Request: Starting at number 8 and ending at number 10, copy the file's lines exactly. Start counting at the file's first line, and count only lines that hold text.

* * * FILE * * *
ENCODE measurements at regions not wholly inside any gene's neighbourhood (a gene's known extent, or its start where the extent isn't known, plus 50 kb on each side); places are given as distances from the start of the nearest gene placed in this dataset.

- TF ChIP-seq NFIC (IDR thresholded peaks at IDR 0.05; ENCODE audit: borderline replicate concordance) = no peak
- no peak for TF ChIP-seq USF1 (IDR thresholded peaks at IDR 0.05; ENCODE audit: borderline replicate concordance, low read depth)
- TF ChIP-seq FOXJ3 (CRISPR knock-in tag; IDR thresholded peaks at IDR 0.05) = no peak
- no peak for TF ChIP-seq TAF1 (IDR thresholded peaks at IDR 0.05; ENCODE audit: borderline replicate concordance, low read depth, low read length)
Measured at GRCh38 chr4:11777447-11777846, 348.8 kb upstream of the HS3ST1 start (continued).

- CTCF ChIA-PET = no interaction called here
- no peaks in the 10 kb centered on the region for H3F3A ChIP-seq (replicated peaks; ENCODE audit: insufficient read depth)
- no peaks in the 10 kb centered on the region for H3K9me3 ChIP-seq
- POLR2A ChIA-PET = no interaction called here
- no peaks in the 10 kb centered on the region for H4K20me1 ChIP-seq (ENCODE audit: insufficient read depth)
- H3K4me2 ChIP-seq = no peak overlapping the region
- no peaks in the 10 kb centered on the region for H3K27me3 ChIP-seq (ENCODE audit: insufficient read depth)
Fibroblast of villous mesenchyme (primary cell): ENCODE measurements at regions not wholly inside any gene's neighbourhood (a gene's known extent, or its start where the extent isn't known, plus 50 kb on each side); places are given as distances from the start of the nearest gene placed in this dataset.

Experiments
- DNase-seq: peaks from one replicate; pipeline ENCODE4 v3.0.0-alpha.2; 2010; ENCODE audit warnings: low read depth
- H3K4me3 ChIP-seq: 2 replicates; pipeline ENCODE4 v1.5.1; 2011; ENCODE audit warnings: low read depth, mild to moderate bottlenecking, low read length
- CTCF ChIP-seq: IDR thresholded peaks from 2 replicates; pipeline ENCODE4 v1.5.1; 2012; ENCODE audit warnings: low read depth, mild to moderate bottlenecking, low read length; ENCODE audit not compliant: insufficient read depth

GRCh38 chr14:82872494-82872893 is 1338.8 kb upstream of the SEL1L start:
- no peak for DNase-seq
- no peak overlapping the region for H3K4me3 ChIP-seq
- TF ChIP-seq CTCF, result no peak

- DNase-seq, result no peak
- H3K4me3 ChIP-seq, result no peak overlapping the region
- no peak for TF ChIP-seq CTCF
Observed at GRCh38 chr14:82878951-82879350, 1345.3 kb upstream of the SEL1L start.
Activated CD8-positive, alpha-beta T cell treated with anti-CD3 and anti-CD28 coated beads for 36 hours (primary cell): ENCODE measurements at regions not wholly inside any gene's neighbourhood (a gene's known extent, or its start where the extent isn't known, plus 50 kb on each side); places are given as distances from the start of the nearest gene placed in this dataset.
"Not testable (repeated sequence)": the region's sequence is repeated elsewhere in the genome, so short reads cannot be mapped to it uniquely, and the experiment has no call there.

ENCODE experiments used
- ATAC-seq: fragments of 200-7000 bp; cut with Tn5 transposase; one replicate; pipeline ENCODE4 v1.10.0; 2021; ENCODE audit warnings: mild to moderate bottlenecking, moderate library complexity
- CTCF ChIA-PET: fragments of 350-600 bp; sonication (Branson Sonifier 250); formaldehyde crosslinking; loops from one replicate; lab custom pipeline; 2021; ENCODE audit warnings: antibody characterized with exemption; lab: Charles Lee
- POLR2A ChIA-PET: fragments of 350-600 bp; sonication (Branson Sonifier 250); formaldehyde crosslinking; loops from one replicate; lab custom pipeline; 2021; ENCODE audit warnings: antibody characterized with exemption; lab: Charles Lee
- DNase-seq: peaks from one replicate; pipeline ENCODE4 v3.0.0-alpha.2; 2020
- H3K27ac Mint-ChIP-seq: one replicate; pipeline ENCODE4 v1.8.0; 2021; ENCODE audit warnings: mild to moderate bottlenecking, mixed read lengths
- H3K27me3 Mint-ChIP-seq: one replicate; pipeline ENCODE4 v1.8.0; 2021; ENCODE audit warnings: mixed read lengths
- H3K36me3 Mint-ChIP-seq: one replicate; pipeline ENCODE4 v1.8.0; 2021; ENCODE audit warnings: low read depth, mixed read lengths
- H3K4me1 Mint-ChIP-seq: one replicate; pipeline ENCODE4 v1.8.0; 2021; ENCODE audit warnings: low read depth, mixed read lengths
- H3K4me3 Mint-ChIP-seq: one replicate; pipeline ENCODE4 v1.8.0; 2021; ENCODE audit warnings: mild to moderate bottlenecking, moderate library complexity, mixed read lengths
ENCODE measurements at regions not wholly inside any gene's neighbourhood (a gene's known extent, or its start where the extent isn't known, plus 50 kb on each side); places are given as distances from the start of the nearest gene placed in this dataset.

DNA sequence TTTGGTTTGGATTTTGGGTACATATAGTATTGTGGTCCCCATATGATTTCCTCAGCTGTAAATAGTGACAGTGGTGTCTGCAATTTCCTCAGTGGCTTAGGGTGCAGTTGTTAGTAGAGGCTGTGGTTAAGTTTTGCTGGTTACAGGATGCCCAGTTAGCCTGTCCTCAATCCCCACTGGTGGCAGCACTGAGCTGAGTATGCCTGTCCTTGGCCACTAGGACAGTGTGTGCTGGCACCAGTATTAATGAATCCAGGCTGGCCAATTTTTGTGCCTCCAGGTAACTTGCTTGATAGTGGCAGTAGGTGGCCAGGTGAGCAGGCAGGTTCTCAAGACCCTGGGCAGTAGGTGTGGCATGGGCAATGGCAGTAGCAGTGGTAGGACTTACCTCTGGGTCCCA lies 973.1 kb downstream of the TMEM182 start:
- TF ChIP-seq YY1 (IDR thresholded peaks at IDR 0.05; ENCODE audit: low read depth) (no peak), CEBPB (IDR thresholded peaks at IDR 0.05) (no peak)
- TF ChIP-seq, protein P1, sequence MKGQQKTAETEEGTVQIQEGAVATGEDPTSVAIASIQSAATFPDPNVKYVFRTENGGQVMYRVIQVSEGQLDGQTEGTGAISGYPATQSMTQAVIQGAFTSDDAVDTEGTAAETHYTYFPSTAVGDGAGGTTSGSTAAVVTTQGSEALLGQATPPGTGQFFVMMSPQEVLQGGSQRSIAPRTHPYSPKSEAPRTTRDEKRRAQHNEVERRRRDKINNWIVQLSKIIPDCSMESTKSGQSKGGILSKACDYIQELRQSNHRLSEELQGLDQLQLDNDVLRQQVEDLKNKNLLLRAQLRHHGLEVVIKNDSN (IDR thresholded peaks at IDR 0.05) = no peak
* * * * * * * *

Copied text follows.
- no peaks in the 10 kb centered on the region for H3F3A ChIP-seq (replicated peaks; ENCODE audit: insufficient read depth)
- no peaks in the 10 kb centered on the region for H3K9me3 ChIP-seq
- POLR2A ChIA-PET = no interaction called here